Architect Has Roots in Southeastern Colorado

Joy Spatz, Principal, Studio Collaborative

La Junta, CO—March 29, 2012—Southeast Mental Health Services

Joy Spatz, and her team at Studio Collaborative, Inc. have designed the new building taking shape at 100 Kendall Drive on Lamar’s healthcare campus. Although the firm has its offices in Denver, Spatz has deep roots in southeastern Colorado.

“My grandmother’s cousin was William Bent,” said Spatz, who brings her family to Bent’s Fort each year during their family camping trip. “My grandfather settled in Central Nebraska, so I have always felt drawn to the peacefulness of the prairie.” Spatz, who also attends the National Western Stock Show every year, says she would love to trade places with a rancher for a month. “I have a million questions about livestock, and I’ll corner anyone willing to indulge my curiosity.”

The building Spatz designed for Southeast Mental Health Services is inspired by the native prairie that lies just south of the building site. “I was so excited when I first saw the building site and realized that it would be possible to bring the outside ‘in,’ so that the spacious feeling you get when you view the prairie can be felt inside the rooms of the building.”

A line of horizontal windows rings the building on three sides, framing views of the southern landscape. Real grasses will also be incorporated into a Plexiglas detail at the welcome desk and in the conference room. Original artwork is planned to capture local artists’ interpretations of the prairie.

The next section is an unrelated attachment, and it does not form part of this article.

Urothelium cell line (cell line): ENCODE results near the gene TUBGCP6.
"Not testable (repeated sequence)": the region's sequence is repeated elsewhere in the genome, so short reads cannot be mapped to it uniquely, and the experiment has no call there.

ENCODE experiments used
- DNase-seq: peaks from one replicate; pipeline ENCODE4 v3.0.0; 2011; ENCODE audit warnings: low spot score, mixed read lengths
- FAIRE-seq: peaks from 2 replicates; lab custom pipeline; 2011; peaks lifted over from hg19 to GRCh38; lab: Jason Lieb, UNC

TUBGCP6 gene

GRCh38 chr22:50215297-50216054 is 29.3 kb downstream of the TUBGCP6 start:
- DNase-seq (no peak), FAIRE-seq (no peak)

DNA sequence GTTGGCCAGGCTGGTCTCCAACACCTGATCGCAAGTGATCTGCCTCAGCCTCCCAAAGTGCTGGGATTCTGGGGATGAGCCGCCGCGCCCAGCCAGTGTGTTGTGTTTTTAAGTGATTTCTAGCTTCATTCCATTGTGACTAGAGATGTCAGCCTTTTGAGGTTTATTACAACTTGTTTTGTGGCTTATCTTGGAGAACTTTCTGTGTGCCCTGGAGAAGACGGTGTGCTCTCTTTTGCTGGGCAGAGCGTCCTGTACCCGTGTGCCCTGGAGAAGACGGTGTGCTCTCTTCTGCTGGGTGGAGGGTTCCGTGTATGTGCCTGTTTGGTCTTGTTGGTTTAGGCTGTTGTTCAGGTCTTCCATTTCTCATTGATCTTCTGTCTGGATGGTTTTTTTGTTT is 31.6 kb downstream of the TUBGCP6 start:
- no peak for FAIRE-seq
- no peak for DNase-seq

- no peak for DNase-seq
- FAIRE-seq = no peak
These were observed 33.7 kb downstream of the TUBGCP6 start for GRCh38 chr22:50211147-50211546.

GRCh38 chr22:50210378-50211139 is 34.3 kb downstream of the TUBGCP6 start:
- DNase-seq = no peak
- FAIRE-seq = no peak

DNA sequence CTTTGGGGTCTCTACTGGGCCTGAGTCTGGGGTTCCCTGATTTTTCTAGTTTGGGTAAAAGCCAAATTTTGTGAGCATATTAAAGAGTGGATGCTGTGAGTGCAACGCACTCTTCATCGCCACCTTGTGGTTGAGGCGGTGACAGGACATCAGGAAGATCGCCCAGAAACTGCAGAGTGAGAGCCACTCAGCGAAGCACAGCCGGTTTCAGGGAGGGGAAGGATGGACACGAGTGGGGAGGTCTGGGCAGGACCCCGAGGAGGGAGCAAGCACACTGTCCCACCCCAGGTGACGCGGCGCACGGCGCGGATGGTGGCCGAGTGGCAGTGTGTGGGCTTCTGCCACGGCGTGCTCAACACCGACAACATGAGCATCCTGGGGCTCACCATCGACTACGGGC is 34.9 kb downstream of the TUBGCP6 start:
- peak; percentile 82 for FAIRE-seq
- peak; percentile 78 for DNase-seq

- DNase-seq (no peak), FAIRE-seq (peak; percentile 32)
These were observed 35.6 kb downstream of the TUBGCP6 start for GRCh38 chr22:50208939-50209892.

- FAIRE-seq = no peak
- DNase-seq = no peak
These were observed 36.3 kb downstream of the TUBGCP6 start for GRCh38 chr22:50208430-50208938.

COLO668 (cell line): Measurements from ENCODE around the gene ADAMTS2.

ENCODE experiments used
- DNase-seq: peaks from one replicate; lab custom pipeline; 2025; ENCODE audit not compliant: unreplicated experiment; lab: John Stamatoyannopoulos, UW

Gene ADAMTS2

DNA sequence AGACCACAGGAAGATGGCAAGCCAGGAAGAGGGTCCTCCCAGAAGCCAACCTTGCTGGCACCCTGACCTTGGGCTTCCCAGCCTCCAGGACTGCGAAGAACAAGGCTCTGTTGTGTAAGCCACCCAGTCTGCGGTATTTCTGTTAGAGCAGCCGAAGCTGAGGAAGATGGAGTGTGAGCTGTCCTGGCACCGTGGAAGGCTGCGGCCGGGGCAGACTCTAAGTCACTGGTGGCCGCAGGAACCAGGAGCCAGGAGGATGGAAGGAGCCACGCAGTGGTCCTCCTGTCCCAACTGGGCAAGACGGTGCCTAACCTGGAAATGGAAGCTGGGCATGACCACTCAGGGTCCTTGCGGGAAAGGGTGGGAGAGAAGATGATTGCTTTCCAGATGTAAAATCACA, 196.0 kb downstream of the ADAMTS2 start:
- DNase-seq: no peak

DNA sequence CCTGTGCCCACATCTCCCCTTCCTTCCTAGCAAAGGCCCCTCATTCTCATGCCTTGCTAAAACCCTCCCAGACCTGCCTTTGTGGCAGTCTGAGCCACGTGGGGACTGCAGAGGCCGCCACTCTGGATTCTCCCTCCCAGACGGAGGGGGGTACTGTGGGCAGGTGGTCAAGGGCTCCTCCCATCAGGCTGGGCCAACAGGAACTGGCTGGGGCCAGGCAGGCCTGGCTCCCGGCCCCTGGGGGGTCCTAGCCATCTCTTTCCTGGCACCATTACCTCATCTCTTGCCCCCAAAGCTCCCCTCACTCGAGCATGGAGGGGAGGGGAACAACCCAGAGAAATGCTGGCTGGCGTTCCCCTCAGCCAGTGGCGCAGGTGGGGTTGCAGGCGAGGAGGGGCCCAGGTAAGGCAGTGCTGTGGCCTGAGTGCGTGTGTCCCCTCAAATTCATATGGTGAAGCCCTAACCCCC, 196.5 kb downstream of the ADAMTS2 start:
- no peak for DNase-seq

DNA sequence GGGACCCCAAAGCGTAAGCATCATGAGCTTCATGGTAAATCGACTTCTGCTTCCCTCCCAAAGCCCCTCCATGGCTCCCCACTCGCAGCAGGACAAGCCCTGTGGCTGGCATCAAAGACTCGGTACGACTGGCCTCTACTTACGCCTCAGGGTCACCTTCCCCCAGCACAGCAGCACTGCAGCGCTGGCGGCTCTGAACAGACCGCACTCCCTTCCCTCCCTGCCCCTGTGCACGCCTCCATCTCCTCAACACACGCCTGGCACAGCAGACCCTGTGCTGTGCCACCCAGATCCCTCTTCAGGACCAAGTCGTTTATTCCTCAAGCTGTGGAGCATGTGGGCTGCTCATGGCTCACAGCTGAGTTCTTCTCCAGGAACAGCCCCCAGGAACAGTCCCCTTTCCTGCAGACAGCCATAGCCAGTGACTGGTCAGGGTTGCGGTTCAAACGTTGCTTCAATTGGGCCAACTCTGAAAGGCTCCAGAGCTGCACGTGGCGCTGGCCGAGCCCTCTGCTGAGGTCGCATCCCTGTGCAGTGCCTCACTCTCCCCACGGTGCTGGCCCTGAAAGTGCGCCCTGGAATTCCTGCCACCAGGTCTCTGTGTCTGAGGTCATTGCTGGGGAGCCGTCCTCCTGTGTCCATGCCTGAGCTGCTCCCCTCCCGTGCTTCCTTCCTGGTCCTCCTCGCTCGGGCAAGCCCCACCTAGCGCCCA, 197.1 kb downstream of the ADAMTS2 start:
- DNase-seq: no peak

“This is the second project I’ve completed for a community mental health center,” said Spatz, “and when I interview the staff and clients who will use the new building, I am always struck by their comments about the healing power of nature. I wanted to make sure that this building was a place that connects people to the natural elements that surround it.”

Rock, native plants and xeriscaping is planned for the landscape around the building. “The soil at the site acts like a sponge with a lot of expansion and contraction whenever moisture is present,” said Spatz, “so we have to respect and work with it.” A covered patio off the back of the building will extend out to a flagstone courtyard, which will be decorated with potted plants to contain any necessary watering.

“It has been a great experience for my team to work on a rural project,” said Spatz. “The City of Lamar has been very helpful in the process. I have a new appreciation for the dynamics of rural life, and I am envious of the staff that will come to work in the new building and look at that beautiful prairie every day.”

Contact: Jeannie Larsen, Human Resource Specialist

Photo Credit: Rob Hawthorne



Filed Under: BusinesscommunityEconomyHealthLamar


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